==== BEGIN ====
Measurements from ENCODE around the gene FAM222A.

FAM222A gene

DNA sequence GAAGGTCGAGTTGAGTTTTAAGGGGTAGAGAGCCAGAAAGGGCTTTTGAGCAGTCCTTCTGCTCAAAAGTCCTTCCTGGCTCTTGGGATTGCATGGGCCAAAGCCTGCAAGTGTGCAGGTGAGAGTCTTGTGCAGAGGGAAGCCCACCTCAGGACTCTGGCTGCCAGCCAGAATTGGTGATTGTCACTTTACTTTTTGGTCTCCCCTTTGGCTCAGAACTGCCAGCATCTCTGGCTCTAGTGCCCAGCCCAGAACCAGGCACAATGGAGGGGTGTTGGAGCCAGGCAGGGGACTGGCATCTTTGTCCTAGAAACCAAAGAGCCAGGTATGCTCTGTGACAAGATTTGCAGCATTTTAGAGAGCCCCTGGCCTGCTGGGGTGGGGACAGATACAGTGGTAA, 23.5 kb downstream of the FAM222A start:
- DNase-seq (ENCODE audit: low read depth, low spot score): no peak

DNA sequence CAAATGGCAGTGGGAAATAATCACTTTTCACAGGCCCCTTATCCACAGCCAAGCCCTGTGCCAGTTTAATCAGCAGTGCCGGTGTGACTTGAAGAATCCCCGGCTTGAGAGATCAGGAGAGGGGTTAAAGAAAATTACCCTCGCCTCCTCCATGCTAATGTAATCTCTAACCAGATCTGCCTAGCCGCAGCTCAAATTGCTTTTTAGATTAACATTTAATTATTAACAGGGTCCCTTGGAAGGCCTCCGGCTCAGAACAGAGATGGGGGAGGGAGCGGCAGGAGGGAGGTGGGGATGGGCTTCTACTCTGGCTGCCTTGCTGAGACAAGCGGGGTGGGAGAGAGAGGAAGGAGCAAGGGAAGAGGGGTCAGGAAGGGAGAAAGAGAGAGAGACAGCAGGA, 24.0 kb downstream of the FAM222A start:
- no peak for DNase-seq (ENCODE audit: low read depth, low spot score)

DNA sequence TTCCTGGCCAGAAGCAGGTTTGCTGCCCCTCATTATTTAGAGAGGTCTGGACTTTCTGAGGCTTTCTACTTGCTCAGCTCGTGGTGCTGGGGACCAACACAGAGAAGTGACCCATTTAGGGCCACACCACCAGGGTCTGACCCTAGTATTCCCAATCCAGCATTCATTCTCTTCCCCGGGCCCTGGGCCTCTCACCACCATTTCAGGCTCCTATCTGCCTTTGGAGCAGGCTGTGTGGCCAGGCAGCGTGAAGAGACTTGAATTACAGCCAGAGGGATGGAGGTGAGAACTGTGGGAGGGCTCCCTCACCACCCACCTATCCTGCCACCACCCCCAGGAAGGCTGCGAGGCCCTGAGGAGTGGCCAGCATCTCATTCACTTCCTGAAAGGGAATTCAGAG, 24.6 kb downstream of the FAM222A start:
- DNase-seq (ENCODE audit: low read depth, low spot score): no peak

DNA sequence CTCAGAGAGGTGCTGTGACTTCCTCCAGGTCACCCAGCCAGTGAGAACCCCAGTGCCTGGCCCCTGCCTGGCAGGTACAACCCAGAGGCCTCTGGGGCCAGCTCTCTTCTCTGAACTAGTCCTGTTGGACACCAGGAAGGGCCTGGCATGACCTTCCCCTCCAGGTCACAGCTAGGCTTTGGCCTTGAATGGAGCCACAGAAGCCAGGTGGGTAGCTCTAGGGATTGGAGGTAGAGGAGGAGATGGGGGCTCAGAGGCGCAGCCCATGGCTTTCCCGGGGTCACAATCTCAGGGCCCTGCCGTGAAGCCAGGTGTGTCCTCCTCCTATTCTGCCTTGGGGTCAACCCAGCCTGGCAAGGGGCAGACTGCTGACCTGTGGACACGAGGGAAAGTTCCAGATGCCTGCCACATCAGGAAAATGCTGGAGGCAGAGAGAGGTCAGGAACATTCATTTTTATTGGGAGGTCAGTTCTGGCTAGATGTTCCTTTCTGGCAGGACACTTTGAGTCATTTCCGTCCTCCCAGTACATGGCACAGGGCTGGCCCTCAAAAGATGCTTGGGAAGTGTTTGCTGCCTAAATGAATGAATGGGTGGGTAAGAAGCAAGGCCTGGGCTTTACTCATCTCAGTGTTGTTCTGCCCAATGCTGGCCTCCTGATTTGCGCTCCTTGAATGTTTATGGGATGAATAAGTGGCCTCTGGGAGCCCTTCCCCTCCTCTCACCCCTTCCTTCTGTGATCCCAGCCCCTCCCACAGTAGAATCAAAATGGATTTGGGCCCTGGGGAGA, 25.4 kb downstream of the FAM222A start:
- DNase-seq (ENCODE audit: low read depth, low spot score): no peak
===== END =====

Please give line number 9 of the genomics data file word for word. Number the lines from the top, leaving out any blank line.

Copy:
DNA sequence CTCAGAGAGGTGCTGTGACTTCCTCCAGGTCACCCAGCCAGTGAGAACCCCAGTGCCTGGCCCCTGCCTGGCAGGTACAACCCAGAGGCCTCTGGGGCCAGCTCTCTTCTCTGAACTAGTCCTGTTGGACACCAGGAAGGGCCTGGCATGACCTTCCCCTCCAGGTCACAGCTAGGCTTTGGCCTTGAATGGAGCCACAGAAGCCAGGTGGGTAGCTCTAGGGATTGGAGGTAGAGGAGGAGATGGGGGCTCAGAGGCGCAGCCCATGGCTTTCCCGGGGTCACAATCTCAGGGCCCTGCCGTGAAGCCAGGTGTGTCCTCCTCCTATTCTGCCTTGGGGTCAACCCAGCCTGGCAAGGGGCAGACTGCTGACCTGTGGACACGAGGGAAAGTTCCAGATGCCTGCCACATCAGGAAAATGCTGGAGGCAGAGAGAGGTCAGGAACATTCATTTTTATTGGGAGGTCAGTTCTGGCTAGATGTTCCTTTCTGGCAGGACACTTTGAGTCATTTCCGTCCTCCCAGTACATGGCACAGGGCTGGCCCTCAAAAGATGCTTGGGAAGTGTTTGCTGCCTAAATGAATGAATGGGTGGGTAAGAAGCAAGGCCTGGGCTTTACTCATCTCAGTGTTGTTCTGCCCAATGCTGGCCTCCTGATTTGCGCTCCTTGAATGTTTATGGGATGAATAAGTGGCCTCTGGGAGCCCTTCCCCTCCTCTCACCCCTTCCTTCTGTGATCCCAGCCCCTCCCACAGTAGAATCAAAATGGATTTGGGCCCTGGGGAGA, 25.4 kb downstream of the FAM222A start: